Ah, the Irish! Full of wit and humor, but somehow, sad at heart. Those qualities infused Northlight Theatre’s funny, poignant two-man show, “Stones in His Pockets.”
The stars, David Ivers and Brian Vaughn, portray two Irish fellows in their 30s, Jake and Charlie. Jake is just back from a few fruitless years in New York City, and Charlie lives at home with his mother. They are hired as extras for a movie being filmed in their hometown of County Kerry in the west of Ireland, and their dull lives are in stark contrast to what they perceive as the glamor of the Hollywood cast and crew who order them about.
This play by Marie Jones, directed by J. R. Sullivan, is set well before the late 1990s when Ireland suddenly became the Celtic Tiger, a time of prosperity, which sadly is now past. There is even one ancient man who is the last surviving extra in the 1952 Hollywood movie “The Quiet Man,” which was shot in Ireland.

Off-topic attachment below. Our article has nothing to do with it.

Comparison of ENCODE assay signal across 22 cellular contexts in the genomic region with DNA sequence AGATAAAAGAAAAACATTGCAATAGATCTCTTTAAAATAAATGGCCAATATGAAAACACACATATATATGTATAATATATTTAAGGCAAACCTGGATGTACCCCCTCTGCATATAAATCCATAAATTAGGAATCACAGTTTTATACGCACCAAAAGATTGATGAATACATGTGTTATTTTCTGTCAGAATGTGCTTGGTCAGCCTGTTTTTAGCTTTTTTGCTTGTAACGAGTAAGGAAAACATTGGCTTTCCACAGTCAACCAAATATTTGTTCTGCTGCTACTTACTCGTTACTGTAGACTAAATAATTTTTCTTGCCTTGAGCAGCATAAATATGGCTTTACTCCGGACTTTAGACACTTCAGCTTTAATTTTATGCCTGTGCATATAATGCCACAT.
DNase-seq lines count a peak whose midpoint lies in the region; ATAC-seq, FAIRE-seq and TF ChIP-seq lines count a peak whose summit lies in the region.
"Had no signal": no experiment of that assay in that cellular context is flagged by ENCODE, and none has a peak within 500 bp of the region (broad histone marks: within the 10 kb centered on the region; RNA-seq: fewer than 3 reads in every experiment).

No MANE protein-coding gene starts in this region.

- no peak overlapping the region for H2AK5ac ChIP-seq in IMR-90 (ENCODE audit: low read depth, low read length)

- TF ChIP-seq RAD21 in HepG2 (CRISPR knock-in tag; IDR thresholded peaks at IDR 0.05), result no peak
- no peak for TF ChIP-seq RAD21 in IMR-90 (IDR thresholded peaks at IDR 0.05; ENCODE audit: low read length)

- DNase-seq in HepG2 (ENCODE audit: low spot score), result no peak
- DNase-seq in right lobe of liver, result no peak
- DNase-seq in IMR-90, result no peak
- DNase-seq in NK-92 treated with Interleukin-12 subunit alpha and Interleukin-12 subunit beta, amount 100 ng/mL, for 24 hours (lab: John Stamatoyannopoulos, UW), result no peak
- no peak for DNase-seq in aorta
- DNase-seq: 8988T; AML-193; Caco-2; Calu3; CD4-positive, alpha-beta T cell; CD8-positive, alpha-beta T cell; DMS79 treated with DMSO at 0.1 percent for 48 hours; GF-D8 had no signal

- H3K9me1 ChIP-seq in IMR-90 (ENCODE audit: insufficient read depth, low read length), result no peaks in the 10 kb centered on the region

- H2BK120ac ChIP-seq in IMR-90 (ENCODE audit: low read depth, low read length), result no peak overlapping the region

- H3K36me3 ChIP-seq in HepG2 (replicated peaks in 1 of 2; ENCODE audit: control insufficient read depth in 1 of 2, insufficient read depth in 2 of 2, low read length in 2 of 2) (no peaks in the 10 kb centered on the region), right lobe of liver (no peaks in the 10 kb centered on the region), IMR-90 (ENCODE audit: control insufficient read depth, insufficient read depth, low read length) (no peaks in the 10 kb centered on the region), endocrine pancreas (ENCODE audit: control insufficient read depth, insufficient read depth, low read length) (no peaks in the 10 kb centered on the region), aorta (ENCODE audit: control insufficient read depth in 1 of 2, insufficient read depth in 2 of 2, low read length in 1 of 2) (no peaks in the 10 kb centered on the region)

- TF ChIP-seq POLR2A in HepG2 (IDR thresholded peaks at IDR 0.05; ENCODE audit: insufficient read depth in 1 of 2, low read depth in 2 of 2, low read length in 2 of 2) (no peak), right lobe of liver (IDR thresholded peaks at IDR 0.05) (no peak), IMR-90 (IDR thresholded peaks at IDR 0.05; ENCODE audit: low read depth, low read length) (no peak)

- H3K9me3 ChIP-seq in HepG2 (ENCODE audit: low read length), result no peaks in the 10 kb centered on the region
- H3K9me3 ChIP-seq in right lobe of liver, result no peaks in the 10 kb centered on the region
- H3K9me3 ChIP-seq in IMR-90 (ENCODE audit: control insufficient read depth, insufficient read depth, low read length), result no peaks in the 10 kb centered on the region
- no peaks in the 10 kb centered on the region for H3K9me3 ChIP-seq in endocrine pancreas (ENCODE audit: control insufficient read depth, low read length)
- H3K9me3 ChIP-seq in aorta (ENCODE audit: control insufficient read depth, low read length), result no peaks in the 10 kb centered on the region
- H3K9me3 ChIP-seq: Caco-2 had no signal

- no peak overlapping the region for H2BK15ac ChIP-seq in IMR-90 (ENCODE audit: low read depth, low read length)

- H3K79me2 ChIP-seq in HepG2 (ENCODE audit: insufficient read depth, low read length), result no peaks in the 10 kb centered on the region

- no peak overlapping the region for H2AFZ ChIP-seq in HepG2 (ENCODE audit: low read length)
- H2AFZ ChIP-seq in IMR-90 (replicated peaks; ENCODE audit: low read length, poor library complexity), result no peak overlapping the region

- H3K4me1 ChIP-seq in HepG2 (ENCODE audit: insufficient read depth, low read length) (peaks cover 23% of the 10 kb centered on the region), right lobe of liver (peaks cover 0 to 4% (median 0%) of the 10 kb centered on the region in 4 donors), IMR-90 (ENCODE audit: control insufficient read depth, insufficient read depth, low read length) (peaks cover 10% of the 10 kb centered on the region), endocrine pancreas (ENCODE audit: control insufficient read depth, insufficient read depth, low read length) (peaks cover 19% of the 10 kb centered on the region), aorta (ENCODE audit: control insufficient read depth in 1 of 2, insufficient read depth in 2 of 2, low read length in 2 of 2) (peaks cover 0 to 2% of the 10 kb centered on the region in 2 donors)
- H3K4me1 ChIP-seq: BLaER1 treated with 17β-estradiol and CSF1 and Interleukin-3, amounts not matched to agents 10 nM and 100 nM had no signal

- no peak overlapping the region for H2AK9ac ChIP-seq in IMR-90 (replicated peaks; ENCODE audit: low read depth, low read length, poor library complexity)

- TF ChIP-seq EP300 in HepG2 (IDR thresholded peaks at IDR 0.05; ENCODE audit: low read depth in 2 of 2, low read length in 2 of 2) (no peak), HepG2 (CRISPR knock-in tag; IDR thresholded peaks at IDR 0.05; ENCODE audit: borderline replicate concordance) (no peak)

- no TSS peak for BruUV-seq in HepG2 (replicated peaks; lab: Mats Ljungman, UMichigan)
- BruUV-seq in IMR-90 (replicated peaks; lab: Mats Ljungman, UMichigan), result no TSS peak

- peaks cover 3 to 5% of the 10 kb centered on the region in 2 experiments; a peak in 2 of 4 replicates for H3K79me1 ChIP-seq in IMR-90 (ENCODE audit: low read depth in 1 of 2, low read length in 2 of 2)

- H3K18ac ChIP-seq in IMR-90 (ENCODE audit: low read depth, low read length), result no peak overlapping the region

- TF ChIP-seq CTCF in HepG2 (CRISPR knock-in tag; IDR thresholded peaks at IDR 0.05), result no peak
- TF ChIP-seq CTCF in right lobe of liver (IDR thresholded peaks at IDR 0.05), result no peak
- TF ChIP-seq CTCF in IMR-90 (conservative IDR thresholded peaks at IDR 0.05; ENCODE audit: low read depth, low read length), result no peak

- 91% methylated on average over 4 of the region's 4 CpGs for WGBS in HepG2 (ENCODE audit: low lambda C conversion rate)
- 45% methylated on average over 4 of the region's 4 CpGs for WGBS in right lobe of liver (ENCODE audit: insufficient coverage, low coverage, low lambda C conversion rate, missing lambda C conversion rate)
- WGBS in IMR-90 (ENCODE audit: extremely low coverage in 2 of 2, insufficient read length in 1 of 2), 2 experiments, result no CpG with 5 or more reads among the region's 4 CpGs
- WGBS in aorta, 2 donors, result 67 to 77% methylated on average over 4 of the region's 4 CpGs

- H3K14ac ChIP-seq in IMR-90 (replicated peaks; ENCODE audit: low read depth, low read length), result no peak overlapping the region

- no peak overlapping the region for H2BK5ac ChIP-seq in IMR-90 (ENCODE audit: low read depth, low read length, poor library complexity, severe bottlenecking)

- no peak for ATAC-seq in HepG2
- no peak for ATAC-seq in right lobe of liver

The old extra is but one of the numerous characters showing up in the drama, and each is played by either Ivers of Vaughn. In a stunning tour de force, they slip in and out of various personas merely by changing their tone of voice and shaping their bodies differently.
Ivers, for example, plays the ancient extra who wears his one distinction with singular confidence, then suddenly becomes Jake’s tortured young second cousin, lost to the bottle and cocaine.
Vaughn does a deft imitation of the supposedly gorgeous American film star, Carolyn Ferrara. He then turns into the manic movie director, barking commands like General Patton on his way to Bastogne.
His Charlie also has a glimmer of hope for his future, a screenplay that he carries in his pocket. Will it make him rich, change his life? What do you think?
Like the best of Irish ballads, the play traverses the emotions, funny, then bittersweet, then fatalistic.
But it is impossible to regard these men as “losers” or “Irish nobodies,” even though they refer to themselves in those words. Ivers and Vaughn bring us two main characters that are so human, so real, so sympathetic that we are somehow better for knowing them and we can’t help hoping their lot will improve.
It’s a lovely play, see it and take your mother.